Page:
Aubree Honcoop, 17
junior, biology and chemistry
March 9, 2015
By Carmen Price, University Relations and Communications
Describe your college experience at MSU Billings.
“By the time I was a sophomore in high school, I had enough credits to graduate, but was denied because of the precedence that would set, my family was told. So, I started college when I was just 14 through University Connections. My college experience has been enjoyable. I have friends that understand me that I can joke around with, along with classes that are interesting. I actually look forward to heading to school in the morning. School has never been more fun and challenging.”
Your childhood hasn’t been typical. In what ways would you say you are a typical teenager, and in what ways are you unique?
“I can’t think of many ways that I am like a typical teenager. I do enjoy hanging out with my friends and family, but I am a somewhat introverted person. I don’t play sports or go to parties, or hang out with boys. Truthfully, I prefer a good book to human company.
But, I wouldn’t consider myself to be unique from my peers. My parents had always stressed the importance of shooting for the stars and doing the best that I can do, but not in relation to my peers. It is just an ongoing process to find my limits.”
Have you always wanted to become a scientist and doctor?
“Before I wanted to be a medical scientist, I wanted to be an astronaut. I wasn’t sure what I wanted to do on the ship, I just knew I wanted to be on it.”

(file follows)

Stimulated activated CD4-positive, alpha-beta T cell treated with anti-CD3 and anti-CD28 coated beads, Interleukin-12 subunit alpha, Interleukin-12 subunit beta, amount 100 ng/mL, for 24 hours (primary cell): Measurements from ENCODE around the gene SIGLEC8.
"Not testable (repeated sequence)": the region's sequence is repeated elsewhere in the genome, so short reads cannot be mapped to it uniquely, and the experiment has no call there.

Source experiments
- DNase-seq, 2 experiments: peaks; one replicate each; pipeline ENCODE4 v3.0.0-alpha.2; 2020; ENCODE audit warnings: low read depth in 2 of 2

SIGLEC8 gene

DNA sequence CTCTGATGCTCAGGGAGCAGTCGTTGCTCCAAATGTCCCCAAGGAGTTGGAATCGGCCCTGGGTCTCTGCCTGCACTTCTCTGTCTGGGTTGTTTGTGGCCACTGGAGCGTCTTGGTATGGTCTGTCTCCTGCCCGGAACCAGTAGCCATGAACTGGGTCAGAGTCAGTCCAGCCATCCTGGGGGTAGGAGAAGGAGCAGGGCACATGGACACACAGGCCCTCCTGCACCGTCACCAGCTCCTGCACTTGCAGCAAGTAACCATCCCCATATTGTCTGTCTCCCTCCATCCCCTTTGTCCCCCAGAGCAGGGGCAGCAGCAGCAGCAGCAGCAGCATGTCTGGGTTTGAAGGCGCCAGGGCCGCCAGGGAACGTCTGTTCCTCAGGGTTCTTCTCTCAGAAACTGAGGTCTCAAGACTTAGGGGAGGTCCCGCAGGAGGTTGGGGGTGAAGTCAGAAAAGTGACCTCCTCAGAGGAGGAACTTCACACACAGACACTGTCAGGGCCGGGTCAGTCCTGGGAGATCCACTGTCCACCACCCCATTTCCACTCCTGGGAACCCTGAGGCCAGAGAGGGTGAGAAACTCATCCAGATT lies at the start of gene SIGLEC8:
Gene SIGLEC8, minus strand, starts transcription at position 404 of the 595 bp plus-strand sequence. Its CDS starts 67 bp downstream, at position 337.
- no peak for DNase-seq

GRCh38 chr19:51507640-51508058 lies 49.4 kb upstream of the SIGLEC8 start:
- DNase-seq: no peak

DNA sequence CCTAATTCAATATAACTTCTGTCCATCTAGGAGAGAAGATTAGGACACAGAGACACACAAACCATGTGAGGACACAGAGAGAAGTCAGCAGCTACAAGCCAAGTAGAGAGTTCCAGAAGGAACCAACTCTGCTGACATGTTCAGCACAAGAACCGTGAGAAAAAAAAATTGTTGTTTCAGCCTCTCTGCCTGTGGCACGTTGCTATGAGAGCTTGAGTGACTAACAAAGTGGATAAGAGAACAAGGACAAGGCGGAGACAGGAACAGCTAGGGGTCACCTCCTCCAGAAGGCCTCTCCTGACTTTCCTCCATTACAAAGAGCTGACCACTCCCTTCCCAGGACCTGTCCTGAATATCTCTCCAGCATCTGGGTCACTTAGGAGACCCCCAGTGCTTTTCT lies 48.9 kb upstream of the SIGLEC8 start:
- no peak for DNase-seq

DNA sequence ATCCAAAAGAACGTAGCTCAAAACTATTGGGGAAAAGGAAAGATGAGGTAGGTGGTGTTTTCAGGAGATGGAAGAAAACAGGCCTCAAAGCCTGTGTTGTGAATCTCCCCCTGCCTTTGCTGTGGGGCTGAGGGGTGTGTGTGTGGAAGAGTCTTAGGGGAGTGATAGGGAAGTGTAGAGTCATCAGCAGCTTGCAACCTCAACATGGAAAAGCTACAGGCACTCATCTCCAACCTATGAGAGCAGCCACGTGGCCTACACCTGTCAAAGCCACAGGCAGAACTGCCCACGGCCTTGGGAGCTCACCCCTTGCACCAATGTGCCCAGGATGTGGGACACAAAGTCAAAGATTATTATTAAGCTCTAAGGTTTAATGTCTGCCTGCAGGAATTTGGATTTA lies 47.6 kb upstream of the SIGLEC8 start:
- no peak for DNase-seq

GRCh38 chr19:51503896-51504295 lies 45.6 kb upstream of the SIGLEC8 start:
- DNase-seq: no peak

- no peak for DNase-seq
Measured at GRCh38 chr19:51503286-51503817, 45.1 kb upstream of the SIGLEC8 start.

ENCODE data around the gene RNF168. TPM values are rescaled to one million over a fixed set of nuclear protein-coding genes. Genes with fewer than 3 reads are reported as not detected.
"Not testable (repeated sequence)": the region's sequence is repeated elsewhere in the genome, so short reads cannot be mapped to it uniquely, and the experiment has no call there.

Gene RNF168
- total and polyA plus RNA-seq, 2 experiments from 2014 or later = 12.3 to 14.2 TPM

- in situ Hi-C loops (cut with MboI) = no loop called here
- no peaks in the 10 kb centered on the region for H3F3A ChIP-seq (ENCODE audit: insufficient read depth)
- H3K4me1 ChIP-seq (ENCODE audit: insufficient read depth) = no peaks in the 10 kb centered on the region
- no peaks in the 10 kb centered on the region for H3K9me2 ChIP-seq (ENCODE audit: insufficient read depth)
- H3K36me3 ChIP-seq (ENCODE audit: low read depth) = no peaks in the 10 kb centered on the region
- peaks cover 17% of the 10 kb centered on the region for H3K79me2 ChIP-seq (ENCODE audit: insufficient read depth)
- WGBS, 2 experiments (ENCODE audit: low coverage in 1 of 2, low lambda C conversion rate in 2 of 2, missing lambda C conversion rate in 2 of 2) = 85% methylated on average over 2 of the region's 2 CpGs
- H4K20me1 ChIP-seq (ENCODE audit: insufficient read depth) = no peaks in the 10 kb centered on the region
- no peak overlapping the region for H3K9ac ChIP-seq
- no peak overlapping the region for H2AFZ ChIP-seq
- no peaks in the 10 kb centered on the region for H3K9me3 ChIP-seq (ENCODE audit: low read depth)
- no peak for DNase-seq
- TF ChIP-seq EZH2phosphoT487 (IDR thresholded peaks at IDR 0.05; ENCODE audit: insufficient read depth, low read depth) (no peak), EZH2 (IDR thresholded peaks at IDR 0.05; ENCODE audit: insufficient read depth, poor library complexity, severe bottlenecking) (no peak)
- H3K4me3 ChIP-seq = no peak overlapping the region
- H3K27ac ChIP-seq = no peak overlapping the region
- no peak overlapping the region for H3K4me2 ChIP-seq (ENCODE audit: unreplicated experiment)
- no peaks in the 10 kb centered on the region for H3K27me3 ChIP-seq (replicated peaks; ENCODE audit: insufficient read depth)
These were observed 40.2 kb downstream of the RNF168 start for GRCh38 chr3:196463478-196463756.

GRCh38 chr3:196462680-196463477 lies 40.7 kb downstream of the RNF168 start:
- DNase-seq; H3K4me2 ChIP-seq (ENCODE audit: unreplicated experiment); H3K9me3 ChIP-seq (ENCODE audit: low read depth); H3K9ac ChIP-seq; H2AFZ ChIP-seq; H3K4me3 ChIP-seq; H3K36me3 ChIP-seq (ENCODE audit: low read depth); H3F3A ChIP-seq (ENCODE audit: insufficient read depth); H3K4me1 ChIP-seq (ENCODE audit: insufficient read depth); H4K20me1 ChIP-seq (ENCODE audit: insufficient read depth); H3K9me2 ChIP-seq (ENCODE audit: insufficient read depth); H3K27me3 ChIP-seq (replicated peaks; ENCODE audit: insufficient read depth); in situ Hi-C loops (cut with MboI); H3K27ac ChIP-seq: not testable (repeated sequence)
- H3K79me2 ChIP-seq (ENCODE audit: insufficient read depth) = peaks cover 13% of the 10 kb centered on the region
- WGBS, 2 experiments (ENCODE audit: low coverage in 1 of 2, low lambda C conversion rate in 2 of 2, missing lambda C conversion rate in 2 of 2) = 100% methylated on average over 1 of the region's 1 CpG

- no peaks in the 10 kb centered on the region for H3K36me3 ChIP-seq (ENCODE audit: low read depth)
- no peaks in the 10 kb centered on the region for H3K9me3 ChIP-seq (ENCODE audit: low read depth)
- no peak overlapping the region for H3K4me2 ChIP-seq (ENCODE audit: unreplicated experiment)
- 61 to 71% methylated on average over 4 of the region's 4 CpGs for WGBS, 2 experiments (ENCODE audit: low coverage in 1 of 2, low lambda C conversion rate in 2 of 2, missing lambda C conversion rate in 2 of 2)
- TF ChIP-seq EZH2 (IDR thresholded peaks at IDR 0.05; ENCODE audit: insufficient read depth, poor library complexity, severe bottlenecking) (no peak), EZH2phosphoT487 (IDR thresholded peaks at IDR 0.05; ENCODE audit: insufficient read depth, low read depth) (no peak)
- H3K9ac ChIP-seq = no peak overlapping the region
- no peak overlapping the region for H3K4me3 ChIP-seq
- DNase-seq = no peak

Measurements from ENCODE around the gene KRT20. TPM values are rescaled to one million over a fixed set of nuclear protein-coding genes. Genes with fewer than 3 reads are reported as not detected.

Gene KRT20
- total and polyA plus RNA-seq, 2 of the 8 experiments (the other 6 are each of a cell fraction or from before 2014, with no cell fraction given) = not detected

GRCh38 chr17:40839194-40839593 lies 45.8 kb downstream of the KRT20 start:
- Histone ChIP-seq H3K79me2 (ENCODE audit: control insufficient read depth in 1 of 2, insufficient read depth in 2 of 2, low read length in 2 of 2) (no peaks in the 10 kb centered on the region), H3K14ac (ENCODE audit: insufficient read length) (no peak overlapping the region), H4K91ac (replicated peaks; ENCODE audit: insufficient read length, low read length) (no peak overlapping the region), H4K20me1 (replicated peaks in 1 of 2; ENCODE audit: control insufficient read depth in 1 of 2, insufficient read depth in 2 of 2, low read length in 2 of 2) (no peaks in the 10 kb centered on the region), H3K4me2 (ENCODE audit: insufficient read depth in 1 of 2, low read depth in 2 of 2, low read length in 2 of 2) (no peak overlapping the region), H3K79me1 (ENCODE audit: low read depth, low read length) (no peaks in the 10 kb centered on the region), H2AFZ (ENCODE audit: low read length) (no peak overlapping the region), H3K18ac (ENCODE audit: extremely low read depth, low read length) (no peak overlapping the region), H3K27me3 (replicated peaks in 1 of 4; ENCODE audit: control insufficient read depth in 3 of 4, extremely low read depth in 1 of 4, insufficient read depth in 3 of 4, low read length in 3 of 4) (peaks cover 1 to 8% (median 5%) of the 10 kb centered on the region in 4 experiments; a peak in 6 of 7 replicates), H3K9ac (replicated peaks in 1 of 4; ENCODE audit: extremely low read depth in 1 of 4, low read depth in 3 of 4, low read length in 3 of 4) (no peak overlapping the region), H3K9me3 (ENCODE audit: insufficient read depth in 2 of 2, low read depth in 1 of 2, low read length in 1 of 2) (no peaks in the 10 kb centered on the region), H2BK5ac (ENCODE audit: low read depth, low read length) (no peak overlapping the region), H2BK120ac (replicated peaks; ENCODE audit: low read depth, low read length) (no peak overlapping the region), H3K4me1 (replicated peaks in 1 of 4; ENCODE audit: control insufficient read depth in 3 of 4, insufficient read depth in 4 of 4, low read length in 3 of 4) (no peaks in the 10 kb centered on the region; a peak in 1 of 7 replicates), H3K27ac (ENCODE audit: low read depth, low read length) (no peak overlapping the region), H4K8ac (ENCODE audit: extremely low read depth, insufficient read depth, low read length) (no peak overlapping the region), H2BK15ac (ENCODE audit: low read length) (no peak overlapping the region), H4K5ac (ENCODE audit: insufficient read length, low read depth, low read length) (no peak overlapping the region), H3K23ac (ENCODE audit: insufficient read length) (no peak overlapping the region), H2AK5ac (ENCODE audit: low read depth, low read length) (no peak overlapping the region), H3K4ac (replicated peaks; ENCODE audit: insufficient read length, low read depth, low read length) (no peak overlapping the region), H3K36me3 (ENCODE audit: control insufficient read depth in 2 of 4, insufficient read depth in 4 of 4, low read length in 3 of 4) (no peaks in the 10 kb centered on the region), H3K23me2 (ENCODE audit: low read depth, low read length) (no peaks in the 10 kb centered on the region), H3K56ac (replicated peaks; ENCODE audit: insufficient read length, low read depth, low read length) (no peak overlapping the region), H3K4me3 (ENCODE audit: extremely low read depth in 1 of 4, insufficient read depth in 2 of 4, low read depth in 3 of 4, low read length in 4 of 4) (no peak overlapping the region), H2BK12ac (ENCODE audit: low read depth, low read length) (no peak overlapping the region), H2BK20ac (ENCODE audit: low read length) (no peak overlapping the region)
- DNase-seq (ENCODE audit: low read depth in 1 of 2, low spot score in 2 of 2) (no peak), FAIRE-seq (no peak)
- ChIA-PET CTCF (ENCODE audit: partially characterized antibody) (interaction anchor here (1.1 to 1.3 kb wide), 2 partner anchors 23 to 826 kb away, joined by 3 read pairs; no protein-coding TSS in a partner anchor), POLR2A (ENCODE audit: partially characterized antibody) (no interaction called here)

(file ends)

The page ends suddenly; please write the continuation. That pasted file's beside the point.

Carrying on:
When did you decide you wanted to become a medical scientist?
“My interest in becoming a doctor stems from my youngest brother Shaun, who was born with Acute Lymphoblastic Leukemia and became my first exposure to cancer. I saw the doctors working with my brother and found that these were the men and women I wanted to become. I wanted to give people hope, just like the doctors who worked with my brother did for me. It was not until after my freshmen year of college that I realized I liked doing experiments and conducting research.”
What do you love most about science and medicine?
“What I love most about science and medicine is the logic. The reason things are done a certain way is because it makes sense. And I have to say, I love it when I can connect the dots and things make sense.”
Aside from academics, what have you learned while in college?
“I’ve learned to set multiple alarms. On a more serious note, proper planning and prioritization are key to reducing stress and increasing success.”
What does being in the running for a Barry M. Goldwater Scholarship mean to you?
“If I were to be awarded the scholarship, it would allow me to do a lot of the research I really want to do and what really truly interests me. And, it would make a huge difference in the medical schools I could be accepted into.”